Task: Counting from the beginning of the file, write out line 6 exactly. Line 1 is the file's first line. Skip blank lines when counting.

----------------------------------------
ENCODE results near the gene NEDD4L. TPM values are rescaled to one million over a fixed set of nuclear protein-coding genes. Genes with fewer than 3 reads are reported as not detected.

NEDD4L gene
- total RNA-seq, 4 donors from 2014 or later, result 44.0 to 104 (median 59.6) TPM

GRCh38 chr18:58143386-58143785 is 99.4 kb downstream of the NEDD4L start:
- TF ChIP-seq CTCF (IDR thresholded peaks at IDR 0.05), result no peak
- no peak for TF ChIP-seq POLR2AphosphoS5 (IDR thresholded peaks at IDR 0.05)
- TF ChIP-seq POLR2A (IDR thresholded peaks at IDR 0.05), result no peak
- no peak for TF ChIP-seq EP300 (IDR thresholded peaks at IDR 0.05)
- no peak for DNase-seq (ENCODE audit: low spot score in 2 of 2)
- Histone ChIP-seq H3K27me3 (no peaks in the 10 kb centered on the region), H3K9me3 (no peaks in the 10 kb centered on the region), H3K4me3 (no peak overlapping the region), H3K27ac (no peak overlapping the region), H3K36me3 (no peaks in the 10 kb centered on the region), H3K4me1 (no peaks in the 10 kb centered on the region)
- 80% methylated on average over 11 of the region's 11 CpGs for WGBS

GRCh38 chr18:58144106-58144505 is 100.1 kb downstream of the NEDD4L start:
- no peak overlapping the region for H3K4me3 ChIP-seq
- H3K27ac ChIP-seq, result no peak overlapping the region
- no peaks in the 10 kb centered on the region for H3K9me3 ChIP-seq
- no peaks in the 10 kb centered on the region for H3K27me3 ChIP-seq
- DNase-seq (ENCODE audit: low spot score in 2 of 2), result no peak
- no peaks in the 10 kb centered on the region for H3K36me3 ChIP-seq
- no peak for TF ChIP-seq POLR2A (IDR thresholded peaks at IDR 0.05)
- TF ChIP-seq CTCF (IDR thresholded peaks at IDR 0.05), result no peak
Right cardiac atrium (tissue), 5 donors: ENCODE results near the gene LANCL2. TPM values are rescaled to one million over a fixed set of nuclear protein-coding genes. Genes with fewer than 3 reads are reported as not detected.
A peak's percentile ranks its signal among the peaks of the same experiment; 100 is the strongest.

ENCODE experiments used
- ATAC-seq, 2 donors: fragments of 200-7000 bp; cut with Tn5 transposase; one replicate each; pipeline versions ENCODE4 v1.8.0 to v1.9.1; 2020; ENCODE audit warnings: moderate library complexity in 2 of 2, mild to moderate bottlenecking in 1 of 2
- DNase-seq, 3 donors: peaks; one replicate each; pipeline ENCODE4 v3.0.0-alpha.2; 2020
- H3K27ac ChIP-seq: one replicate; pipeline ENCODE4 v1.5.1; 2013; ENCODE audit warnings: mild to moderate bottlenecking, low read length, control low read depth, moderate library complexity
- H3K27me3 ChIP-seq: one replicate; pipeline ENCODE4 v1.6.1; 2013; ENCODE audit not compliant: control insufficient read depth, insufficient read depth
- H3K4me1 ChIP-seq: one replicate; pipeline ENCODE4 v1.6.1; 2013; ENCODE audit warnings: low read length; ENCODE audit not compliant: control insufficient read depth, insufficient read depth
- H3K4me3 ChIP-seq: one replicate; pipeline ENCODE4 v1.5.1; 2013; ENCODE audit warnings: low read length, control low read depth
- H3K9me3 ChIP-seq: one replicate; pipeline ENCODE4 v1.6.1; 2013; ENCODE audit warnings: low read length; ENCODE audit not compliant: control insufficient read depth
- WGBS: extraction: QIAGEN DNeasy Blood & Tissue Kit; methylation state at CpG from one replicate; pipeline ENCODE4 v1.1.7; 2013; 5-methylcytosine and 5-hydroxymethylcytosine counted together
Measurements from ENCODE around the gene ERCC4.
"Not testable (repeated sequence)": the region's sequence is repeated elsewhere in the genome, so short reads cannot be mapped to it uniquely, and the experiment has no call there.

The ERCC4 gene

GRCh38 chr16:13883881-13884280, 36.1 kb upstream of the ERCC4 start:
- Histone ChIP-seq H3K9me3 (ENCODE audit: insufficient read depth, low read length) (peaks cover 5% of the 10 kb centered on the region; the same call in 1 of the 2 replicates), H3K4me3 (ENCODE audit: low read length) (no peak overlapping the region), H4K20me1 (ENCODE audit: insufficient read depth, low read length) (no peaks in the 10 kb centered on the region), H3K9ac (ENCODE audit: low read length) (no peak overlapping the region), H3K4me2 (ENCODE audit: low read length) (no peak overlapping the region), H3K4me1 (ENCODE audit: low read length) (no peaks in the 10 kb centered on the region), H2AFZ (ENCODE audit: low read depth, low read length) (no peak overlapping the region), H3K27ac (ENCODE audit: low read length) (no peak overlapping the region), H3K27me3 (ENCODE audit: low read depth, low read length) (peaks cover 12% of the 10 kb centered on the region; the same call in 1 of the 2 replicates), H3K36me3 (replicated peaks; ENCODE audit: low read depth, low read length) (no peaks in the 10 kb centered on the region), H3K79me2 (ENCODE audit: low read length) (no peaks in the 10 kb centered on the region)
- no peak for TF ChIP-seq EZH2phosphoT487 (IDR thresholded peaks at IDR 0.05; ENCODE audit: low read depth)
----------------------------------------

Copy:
- no peak for TF ChIP-seq POLR2AphosphoS5 (IDR thresholded peaks at IDR 0.05)